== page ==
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First estimates of the potential cost and cost saving of protecting childhood hearing from damage caused by congenital CMV infection
  1. Eleri J Williams1,2,3,
  2. Joanne Gray4,
  3. Suzanne Luck5,6,
  4. Claire Atkinson5,
  5. Nicholas D Embleton2,3,
  6. Seilesh Kadambari7,
  7. Adrian Davis8,
  8. Paul Griffiths5,
  9. Mike Sharland7,
  10. Janet E Berrington2,3,
  11. Julia E Clark1,9,10
  1. 1Department of Paediatric Immunology and Infectious Diseases, Great North Children's Hospital, Royal Victoria Hospital, Newcastle-upon-Tyne, UK
  2. 2Newcastle Neonatal Service, Royal Victoria Infirmary, Newcastle-upon-Tyne, UK
  3. 3Faculty of Medical Sciences, Newcastle University, Newcastle-upon-Tyne, UK
  4. 4Faculty of Health and Life Sciences, Northumbria University, Newcastle-upon-Tyne, UK
  5. 5Centre for Virology (Royal Free), University College London Medical School, London, UK
  6. 6Department of Paediatrics, Kingston Hospitals NHS Foundation Trust, London, UK
  7. 7Paediatric Infectious Diseases Research Group, St George's, University Hospital of London, London, UK
  8. 8Public Health England, London, UK
  9. 9Department of Paediatric Infectious Diseases, Lady Cilento Children's Hospital, Brisbane, Queensland Australia
  10. 10University of Queensland, Brisbane, Australia
  1. Correspondence to Dr Eleri Williams, Department of Paediatric Immunology and Infectious Diseases, Great North Children's Hospital, Royal Victoria Hospital, Newcastle-upon-Tyne NE1 4LP, UK; Eleri.Williams{at}nuth.nhs.uk

Abstract

Background Congenital cytomegalovirus (cCMV) is an important cause of childhood deafness, which is modifiable if diagnosed within the first month of life. Targeted screening of infants who do not pass their newborn hearing screening tests in England is a feasible approach to identify and treat cases to improve hearing outcome.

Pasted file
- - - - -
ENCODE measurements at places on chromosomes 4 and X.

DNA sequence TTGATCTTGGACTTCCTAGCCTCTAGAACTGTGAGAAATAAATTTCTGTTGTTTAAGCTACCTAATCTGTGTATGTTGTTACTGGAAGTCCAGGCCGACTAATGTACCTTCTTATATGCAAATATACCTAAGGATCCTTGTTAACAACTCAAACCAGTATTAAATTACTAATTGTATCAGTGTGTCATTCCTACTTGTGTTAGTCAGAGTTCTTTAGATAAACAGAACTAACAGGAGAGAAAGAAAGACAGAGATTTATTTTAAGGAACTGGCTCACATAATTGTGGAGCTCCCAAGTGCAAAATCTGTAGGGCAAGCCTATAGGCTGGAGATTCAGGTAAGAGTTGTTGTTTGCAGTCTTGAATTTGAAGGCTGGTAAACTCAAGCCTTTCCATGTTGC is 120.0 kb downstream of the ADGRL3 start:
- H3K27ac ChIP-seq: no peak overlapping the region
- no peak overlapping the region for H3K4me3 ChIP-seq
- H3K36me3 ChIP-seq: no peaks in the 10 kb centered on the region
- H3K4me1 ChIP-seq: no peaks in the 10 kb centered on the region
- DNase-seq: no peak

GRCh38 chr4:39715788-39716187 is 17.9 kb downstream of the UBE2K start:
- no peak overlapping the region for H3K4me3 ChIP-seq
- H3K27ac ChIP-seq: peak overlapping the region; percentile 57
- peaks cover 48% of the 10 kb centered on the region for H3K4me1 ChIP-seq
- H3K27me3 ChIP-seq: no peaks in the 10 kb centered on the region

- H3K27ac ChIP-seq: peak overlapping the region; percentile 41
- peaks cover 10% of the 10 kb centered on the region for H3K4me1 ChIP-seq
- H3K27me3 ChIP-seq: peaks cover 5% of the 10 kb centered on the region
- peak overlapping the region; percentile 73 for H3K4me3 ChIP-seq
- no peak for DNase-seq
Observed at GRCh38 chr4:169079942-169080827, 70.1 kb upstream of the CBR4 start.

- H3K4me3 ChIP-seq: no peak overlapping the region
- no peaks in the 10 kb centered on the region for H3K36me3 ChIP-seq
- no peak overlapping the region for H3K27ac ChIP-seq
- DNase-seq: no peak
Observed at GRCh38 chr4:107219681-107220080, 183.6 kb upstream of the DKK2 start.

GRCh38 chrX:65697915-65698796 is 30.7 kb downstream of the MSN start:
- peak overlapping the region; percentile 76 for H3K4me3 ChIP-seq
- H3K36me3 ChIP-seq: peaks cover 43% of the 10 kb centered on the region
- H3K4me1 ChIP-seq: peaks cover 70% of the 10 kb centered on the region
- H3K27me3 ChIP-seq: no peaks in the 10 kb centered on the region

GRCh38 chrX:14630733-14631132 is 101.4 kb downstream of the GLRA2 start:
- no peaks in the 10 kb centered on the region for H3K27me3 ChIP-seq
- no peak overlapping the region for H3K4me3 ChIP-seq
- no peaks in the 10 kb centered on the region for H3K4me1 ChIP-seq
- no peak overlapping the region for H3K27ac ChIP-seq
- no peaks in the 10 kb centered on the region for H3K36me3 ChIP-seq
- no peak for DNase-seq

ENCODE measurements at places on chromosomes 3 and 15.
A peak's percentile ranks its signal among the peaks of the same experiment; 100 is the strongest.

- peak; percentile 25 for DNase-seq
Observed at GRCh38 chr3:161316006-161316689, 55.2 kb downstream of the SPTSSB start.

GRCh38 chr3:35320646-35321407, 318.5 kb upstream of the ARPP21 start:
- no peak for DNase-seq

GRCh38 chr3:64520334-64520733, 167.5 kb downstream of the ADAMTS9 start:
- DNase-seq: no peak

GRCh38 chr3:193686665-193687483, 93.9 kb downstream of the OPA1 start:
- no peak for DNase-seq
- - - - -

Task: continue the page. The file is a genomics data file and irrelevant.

Aims To conduct a cost analysis of targeted screening and subsequent treatment for cCMV-related sensorineural hearing loss (SNHL) in an, otherwise, asymptomatic infant, from the perspective of the UK National Health Service (NHS).

Methods Using data from the newborn hearing screening programme (NHSP) in England and a recent study of targeted screening for cCMV using salivary swabs within the NHSP, we estimate the cost (in UK pounds (£)) to the NHS. The cost of screening (time, swabs and PCR), assessing, treating and following up cases is calculated. The cost per case of preventing hearing deterioration secondary to cCMV with targeted screening is calculated.

Results The cost of identifying, assessing and treating a case of cCMV-related SNHL through targeted cCMV screening is estimated to be £6683. The cost of improving hearing outcome for an infant with cCMV-related SNHL through targeted screening and treatment is estimated at £14 202.

Conclusions The costs of targeted screening for cCMV using salivary swabs integrated within NHSP resulted in an estimate of cost per case that compares favourably with other screening programmes. This could be used in future studies to estimate the full economic value in terms of incremental costs and incremental health benefits.

  • Costing
  • Infectious Diseases
  • Audiology
  • Virology
  • General Paediatrics

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